At best, we can say possibly.
We do know it can interact with other drugs to increase the chance that they’ll damage your liver.
For example, black cohosh doesn’t play nicely with duloxetine (an antidepressant).
It might also be best to avoid alcohol if you choose to take black cohosh.
Even though it’s a “natural” remedy, all black cohosh supplements sold in Australia carry the statement:
“Warning: Black cohosh may harm the liver in some individuals. Use under the supervision of a healthcare professional”.
And the US Pharmacopeia has recommended that the bottles read:
“Discontinue use and consult a healthcare practitioner if you have a liver disorder or develop symptoms of liver trouble such as abdominal pain, dark urine, or jaundice.”
It’s also been thought that taking black cohosh can increase your chance of developing breast cancer, especially if you have a family history.
Some more recent studies haven’t backed this up, but they also haven’t been able to prove that it’s completely safe to take.
Black cohosh dose for menopause
If you do decide to take this supplement, your next question might be: how much black cohosh should I take for menopause?
The problem with menopause supplements is that they’re not regulated, which makes it tricky to know how much you’re actually taking.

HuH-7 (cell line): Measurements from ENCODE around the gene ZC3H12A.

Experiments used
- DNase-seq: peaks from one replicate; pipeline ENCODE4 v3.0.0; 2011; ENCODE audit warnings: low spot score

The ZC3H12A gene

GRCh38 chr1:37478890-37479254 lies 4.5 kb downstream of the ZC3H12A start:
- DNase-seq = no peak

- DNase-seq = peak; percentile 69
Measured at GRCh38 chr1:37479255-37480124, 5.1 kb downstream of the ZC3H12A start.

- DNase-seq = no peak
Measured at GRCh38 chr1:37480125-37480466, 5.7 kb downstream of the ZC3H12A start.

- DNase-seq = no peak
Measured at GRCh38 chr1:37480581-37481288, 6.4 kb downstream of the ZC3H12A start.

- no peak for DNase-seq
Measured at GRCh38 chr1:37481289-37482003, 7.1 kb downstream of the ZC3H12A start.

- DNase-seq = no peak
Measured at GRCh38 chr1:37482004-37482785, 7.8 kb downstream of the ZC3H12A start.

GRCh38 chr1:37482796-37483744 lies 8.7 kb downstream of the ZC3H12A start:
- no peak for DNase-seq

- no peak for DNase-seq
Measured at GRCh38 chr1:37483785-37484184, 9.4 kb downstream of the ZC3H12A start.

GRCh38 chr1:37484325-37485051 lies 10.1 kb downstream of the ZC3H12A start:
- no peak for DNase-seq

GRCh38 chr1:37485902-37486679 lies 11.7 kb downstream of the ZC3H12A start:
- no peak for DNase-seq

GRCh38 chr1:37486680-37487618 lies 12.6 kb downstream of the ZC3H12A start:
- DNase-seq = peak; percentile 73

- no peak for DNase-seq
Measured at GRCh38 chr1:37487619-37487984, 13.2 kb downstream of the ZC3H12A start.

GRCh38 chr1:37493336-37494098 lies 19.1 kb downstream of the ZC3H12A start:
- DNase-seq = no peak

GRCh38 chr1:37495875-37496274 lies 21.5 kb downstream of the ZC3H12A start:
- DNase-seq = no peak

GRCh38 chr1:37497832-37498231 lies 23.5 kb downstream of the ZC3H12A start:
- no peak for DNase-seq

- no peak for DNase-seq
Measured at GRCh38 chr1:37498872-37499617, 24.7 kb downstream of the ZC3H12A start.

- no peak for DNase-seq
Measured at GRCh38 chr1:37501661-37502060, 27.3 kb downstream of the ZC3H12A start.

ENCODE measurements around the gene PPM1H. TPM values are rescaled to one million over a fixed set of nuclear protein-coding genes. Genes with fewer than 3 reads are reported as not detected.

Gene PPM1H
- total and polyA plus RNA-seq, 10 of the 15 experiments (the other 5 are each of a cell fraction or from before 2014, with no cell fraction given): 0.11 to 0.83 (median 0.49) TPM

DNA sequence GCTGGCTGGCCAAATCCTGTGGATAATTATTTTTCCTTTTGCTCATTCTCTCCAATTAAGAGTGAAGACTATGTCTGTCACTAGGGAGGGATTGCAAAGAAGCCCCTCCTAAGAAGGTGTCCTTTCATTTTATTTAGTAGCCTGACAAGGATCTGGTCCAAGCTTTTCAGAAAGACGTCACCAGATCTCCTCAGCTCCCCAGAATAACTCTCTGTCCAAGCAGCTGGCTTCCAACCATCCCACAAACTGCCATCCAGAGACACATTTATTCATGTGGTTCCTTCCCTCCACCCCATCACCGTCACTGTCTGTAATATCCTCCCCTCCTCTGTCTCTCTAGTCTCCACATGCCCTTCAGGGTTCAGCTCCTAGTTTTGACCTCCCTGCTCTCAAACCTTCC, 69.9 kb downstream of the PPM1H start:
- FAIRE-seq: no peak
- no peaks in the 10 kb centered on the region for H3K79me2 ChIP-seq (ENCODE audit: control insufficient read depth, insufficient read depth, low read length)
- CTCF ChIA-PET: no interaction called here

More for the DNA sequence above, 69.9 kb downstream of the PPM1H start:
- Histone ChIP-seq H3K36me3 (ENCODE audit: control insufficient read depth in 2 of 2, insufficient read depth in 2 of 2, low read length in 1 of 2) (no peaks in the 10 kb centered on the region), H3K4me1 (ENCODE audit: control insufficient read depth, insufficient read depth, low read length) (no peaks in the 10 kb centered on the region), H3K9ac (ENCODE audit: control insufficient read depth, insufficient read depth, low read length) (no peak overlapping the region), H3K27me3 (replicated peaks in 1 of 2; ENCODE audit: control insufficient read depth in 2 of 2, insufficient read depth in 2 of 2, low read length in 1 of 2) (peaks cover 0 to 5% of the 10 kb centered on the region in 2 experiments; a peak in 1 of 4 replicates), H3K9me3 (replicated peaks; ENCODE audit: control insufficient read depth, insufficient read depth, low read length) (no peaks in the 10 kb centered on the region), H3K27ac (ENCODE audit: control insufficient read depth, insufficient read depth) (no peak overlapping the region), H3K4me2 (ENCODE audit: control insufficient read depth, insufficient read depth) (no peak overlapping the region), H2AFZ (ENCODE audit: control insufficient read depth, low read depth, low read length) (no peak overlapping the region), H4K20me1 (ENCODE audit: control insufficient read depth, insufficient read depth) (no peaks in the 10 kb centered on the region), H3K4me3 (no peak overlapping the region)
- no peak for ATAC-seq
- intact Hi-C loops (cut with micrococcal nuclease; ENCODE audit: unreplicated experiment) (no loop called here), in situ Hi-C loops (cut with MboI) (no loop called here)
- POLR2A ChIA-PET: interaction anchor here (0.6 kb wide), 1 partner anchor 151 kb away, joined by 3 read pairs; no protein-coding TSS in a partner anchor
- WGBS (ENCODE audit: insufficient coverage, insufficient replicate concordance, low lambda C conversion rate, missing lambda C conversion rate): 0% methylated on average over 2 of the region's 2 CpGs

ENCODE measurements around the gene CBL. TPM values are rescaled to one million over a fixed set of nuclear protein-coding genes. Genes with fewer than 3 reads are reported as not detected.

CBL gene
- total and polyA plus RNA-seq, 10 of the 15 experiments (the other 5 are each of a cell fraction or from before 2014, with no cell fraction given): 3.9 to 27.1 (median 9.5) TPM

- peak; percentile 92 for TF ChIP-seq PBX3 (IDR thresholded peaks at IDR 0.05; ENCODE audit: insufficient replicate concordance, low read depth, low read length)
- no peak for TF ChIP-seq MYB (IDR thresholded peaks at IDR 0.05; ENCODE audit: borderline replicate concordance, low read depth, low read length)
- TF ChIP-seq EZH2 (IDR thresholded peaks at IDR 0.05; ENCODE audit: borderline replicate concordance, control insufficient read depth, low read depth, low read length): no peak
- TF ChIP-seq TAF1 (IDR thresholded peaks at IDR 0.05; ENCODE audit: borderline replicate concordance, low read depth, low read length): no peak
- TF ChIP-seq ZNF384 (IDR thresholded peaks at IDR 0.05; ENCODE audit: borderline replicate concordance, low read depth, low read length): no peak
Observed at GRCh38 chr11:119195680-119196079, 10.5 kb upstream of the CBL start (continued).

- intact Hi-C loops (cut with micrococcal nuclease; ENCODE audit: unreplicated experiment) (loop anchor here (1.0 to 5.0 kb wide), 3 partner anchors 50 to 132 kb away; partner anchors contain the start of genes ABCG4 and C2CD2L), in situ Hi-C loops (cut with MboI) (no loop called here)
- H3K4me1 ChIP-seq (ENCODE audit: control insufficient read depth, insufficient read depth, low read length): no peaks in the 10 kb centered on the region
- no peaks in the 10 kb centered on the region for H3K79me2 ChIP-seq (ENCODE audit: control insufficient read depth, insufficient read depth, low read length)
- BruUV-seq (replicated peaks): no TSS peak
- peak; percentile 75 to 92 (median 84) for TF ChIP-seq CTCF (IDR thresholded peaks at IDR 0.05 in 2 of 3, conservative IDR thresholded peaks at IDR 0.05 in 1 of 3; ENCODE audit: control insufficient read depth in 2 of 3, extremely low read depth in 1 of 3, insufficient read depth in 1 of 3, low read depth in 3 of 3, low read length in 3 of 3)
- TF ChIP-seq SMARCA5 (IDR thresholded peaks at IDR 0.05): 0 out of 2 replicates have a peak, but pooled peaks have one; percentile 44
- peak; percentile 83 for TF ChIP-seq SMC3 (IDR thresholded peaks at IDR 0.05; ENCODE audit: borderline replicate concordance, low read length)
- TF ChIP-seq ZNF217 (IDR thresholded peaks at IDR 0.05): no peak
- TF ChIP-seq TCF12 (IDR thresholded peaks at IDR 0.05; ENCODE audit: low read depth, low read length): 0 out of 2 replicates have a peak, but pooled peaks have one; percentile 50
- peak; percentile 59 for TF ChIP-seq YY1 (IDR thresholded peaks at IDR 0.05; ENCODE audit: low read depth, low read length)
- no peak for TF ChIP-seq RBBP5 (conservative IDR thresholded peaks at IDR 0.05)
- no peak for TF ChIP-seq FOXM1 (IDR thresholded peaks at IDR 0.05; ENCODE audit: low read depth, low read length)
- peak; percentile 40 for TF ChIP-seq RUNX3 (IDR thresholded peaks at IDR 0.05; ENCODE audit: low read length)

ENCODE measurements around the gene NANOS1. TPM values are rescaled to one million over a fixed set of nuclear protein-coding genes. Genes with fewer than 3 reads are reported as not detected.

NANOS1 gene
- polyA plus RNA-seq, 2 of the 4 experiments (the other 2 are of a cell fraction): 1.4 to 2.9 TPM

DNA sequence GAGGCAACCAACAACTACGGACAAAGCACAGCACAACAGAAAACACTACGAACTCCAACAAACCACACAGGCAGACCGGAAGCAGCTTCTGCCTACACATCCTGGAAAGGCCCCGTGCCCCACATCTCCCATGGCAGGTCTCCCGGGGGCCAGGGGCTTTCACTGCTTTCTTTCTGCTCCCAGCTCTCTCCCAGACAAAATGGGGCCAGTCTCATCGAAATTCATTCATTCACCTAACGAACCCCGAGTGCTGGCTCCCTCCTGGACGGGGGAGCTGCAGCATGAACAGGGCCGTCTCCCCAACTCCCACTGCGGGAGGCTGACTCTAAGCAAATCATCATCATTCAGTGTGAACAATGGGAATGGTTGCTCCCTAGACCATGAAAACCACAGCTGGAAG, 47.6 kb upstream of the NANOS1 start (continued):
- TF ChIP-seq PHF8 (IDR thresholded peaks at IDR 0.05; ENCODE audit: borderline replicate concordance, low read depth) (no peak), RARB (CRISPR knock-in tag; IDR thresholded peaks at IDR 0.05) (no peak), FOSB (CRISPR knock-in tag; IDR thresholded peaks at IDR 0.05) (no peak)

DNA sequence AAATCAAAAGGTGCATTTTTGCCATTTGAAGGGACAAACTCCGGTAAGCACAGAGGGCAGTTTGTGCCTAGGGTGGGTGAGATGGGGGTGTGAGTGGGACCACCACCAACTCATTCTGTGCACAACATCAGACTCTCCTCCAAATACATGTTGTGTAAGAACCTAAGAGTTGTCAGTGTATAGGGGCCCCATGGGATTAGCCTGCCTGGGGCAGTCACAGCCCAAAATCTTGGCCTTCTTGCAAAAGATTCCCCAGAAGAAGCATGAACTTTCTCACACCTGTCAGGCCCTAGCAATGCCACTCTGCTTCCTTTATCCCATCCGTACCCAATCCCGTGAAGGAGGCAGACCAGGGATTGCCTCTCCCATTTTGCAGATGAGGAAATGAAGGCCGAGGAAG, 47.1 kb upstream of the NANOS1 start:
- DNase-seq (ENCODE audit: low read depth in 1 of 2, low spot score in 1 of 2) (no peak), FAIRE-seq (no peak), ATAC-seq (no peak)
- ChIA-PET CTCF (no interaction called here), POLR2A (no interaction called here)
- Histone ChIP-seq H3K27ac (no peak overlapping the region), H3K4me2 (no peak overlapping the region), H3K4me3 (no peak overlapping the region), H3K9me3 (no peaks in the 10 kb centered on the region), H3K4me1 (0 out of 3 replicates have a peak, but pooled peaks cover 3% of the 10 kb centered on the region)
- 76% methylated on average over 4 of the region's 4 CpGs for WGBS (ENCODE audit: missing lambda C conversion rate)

Some studies have used a dose of 40mg of black cohosh per day.
This is usually based on Remifemin tablets, which are somewhat more standardized than black cohosh tea or powder.
If you want to take black cohosh, ask your doctor about the proper dose.
And, just to be safe, make sure you know the symptoms of liver damage before you start:
- Dark urine
- Yellow skin
- Upper abdominal pain
Stop taking the supplements and get medical help if you notice any of these symptoms.
Who can’t take black cohosh?
It seems pretty clear that anyone with a history of liver problems and people on certain medications should steer clear of black cohosh.
There may be some other natural menopause remedies that suit you better or some lifestyle changes you can make to help manage your symptoms.
And until we know more about why (and whether) black cohosh works for menopause symptoms, this is a remedy that everyone should treat with extra caution.
As always, your healthcare team knows your situation and medical history and can give you the best medical advice.
And for support, friendship, and a space to talk openly about your menopause experience, check in with the Peanut Menopause Community.